As the Sony and Epsilon breaches show, privacy is now in the news media every day. And organizations need to be prepared to address the issue, says Trevor Hughes, executive director of the International Association of Privacy Professionals.
No one is really sure when the FFIEC's new authentication guidance will be issued, but we do know banking institutions can't afford to wait. Hence, our new FFIEC Authentication Guidance Resource Center.
"Overall, this draft is not balanced," Rep. Henry Waxman, D-Calif., said at a hearing on the measure "It gives businesses too many protections and consumers not enough. It preempts strong state laws and replaces them with a weak federal one."
Breaches will not slow anytime soon, and there's not much financial institutions and the payments chain can do to stop them. At this point, the best course of action for banks and retailers is to focus on damage control.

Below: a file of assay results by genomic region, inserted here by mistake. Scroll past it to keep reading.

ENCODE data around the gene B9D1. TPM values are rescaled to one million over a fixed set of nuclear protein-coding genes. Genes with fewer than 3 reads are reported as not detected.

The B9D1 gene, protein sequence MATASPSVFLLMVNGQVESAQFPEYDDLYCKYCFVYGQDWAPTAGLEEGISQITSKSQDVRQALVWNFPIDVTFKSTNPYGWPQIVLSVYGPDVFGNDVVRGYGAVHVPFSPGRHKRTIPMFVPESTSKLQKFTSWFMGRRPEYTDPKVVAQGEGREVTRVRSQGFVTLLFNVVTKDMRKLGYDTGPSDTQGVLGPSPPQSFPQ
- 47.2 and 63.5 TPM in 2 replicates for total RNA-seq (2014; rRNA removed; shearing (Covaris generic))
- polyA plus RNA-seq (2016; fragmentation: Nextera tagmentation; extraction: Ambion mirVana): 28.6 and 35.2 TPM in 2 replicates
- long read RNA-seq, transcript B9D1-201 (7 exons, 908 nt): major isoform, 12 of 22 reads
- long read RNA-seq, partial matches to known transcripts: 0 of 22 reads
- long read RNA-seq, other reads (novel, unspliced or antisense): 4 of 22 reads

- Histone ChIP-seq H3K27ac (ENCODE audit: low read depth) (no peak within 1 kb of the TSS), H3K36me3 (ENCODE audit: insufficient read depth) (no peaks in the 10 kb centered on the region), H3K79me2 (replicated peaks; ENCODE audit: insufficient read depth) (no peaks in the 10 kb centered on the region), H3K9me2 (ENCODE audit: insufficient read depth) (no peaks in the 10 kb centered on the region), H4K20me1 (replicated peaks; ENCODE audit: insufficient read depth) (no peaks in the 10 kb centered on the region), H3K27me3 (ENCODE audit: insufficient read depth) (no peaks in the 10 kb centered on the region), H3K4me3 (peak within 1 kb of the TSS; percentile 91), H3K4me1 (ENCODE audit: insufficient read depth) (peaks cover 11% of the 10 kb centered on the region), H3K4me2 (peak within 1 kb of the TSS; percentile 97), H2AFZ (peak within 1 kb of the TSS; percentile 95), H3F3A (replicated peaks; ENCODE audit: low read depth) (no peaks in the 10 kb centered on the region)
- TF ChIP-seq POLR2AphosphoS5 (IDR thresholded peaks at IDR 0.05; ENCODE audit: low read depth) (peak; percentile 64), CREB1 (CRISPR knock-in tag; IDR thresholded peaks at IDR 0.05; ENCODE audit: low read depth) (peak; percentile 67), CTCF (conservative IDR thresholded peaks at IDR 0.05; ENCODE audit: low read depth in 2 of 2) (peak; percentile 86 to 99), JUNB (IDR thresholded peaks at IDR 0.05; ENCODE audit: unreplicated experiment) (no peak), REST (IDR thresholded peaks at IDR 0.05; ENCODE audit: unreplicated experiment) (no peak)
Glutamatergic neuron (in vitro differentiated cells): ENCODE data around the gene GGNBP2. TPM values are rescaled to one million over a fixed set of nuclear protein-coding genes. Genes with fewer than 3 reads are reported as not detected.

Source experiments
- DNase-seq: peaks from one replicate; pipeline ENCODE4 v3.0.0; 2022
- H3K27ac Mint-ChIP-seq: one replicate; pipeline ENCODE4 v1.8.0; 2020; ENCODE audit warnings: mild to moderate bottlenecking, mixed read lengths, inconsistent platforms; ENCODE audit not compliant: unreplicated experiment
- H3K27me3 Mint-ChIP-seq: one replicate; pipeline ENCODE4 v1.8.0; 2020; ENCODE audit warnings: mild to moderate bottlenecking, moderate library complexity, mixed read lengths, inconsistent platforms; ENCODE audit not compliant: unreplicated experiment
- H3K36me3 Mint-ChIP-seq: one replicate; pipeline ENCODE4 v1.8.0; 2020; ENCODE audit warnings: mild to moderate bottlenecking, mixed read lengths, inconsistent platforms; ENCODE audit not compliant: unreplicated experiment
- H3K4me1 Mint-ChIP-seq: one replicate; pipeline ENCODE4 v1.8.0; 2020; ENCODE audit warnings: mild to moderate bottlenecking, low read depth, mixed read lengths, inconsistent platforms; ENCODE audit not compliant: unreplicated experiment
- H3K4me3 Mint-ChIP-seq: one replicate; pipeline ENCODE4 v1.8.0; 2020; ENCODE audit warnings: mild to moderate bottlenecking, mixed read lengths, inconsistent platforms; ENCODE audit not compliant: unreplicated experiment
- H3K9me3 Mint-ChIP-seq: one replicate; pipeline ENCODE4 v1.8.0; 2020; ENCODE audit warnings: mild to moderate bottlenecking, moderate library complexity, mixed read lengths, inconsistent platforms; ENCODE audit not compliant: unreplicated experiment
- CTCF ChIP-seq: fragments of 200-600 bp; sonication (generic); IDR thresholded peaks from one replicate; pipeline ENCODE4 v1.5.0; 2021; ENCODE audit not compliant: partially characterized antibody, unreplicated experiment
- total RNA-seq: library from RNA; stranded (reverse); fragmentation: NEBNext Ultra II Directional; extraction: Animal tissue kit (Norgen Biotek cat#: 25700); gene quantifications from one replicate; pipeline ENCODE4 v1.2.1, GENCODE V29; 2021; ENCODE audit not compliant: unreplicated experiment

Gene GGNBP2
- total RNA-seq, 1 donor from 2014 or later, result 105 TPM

The legislation sponsored by Senate Judiciary Chairman Patrick Leahy would nationalize data breach notification and stiffen penalties for those who fail to notify law enforcement and individuals of a data breach.
Revelations that Google's Gmail and Sony Pictures were both targeted by hackers highlights growing concerns about cybersecurity and the sophistication - and frequency - of attacks, as well as how to keep the public informed about such incidents.
"Just securing the data is no longer enough," says Trevor Hughes, head of the International Association of Privacy Professionals. 'Privacy professionals, in addition, need to prepare for what happens when things go wrong."
Organizations looking to improve their privacy management in the event of a breach "have to continually plan and prepare," says Nationwide's Chief Privacy Officer Kirk Herath. That means putting into writing a comprehensive plan.